How is the boom affecting you?

Do you love the boom? Or do you hate the boom? Are you making more money because of the oil boom? Or is your home town changing in ways you don't like? We want to know how North Dakota's oil boom is affecting you. Tell us your story.

I Love the boom because

I'm hauling crude oil in the northwest oil fields of North Dakota. I enjoy the beautiful scenery & the rare wildlife I see every day on the prairies. It's a great paying job but at the same time you realize that this boom will devastate the landscepe & its habitat ... eventually.

May 11th, 2015 | Respond

i hate it the places i grew up are being destroyed for greed!

February 17th, 2014 | Respond

I love it its made my life better financially. My wife gets more time with the kids and they're here with me supporting them.

February 9th, 2014 | Respond

It has helped the whole nation in the midst of a recession and I will proudly pay twice as much for the cost of living to work here and avoid my family the embarassement of bieng denied assistance for food stamps because of our potential or past income. The whole country should learn from example of what's happening in Montana and North Dakota. It's pretty obvious that we are perfectly capable of sustaining our reserves and resources while maintaining and creating jobs for generations.

March 28th, 2013 | Respond

The boom changed my life for the better and my family. I wish my father could have seen it. He knew their was oil under our land. And it did change our little town .

January 31st, 2013 | Respond

It has given my husband a good paying job as a rig manager.

December 8th, 2012 | Respond

For the first time in our married life my husband and I are able to survive and be comfortable. I am able to stay home with my kids and I love that.

October 3rd, 2012 | Respond

it's an ecological disaster both short and long term. The jobs won't last and these workers lives will be shortened. It is wrong headed and backward thinking , not good or fair for America. It destroys towns and families. A very few will get very rich and oil prices will not go down.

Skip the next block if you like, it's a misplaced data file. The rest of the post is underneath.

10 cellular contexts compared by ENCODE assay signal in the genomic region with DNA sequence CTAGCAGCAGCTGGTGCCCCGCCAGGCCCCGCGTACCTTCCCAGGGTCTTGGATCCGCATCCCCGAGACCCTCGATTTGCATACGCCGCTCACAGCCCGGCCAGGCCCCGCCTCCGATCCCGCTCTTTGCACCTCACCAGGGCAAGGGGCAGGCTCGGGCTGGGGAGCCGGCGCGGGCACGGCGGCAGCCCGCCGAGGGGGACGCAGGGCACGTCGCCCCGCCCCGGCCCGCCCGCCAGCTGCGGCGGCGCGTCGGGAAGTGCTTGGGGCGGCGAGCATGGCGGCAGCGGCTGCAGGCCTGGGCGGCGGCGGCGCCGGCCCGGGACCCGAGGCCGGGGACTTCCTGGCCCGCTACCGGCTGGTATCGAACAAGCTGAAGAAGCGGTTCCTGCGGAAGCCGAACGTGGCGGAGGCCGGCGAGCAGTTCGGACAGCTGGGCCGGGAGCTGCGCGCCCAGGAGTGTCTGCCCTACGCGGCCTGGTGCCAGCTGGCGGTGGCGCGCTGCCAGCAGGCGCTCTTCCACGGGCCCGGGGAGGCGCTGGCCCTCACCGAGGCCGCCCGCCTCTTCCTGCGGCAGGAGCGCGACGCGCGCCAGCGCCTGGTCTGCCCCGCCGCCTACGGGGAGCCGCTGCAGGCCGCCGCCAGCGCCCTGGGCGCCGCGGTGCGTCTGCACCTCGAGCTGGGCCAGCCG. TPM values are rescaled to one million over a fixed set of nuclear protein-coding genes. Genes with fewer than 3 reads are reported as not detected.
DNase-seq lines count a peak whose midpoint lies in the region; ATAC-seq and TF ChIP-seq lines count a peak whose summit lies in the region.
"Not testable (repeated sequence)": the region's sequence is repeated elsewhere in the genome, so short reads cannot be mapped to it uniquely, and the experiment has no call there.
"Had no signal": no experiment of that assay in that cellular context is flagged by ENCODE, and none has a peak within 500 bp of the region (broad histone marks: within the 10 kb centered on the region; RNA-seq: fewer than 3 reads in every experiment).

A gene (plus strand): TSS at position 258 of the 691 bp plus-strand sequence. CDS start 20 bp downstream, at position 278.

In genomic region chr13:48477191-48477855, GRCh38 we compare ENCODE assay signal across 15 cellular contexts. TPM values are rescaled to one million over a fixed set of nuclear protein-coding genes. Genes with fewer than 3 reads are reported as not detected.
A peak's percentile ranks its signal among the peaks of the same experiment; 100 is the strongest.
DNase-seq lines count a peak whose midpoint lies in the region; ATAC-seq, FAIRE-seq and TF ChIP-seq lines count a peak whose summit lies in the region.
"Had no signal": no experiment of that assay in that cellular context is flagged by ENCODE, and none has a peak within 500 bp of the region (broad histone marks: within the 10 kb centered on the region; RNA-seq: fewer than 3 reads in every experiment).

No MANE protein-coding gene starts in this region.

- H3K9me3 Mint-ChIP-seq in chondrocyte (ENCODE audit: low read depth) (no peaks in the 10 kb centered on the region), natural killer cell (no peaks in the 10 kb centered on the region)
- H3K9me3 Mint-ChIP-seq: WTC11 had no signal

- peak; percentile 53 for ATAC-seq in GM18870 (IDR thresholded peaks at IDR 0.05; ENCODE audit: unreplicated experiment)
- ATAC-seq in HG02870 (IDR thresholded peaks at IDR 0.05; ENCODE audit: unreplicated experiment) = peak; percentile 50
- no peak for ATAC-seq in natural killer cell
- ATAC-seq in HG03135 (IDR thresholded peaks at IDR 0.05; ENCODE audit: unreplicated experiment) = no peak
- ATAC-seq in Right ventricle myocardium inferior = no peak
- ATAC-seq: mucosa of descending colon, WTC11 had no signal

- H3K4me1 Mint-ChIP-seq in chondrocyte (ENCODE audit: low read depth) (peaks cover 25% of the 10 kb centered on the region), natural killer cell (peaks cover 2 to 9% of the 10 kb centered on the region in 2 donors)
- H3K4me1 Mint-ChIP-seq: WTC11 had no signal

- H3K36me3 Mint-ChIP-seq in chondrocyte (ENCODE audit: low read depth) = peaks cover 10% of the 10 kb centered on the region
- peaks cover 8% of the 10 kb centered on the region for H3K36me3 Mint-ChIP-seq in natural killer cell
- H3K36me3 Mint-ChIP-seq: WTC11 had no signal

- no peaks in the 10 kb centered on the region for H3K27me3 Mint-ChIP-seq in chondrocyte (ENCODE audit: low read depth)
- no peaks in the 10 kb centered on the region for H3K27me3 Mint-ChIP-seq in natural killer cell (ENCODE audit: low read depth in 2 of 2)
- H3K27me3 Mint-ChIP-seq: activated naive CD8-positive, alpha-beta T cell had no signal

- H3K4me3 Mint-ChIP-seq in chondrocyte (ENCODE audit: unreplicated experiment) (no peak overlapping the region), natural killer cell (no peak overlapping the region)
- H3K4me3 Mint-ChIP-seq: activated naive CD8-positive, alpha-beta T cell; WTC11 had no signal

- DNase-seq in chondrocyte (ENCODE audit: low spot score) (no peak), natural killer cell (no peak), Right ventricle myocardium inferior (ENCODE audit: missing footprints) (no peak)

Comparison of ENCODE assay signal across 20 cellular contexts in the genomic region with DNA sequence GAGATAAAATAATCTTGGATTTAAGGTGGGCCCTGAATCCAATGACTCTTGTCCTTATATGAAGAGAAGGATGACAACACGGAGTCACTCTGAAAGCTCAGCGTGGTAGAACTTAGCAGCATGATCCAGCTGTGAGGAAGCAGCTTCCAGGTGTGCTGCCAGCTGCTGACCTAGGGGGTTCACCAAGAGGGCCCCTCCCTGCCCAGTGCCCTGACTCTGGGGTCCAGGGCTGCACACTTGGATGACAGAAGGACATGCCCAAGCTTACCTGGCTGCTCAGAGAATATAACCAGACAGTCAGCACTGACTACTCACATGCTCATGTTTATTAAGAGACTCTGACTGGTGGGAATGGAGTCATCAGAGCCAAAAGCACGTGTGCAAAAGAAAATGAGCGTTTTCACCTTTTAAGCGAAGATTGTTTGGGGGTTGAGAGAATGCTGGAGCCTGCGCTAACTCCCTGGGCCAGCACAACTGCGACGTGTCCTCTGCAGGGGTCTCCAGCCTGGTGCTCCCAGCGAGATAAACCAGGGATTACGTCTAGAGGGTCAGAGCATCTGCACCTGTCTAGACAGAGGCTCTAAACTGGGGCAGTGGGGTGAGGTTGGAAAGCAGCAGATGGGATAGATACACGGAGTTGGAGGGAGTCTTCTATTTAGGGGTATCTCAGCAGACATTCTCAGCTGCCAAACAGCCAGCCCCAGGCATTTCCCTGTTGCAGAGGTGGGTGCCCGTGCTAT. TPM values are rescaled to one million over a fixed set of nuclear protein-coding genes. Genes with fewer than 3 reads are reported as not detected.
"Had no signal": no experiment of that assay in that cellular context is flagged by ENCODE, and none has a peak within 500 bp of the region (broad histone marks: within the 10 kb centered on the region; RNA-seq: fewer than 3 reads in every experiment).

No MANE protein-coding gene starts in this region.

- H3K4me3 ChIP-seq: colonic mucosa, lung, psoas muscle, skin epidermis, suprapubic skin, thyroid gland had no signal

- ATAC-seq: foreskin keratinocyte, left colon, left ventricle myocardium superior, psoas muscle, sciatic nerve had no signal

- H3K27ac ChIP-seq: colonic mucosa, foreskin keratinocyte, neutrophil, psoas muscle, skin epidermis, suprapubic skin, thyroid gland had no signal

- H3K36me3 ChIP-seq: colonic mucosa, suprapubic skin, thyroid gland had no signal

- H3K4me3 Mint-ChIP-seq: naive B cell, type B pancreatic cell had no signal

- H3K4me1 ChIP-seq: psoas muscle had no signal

September 11th, 2012 | Respond


August 12th, 2012 | Respond

Ah, yes, I drove across the ND prairie last weekend and it was so beautiful that it was hard to describe. The crops are magnificent and I stood in wheat up to my waist. There were all these little pot-hole ponds and sloughs and relics of days gone by in old school houses and old Lutheran churches and old homesteads, abandoned now and moldering into beautiful shades of gray and brown. I took my camera and photographed them, for soon they will all be gone. Another time has come and change is in the wind and in the dust of hundreds of trucks hauling supplies to oil rigs...change has come again to North Dakota.

The prairie has been changing for eons and once was not even a prairie, but an inland sea. There weren't any domestic animals such as you see now of black and red Angus cooling off in the ponds on a hundred-degree day. They were huge and dinasourous in those days. And in the Lewis and Clark days they were buffalo further than you could see and elk and antelope and deer and grizzly bears and wolves and a fantastic people that made their living from these things and had a whole culture and world as much loved as we love North Dakota now. Then came the settlers and the little farms and school houses and churches and small towns and cows grazing all across the prairie and other people with hopes and dreams, what we know of North Dakota in recent past. I imagine they thought it would last forever and hoped it would. But then the homestead farm didn't last either and the little towns emptied out and all those sentinels of a hopeful past are moldering now in moss and lichen and overgrown shelter belts and leaning at absurd angles and falling down and rotting in the earth.

I think we must listen up and although I do not know what we should hear, can we really love or hate this change? Or are we called to embrace it somehow without understanding it necessarily?; it is here anyway! Is there good that comes to many with employment and new people coming to the prairie? Perhaps they will learn to love it as the predecessors have. And although a disregard and hemorrhage happens to the old way of life that will never be again, little sleepy towns and old farmsteads gone, a new and vigorous life arrives and the old gives way to the new in unprecedented creativity and possibilities.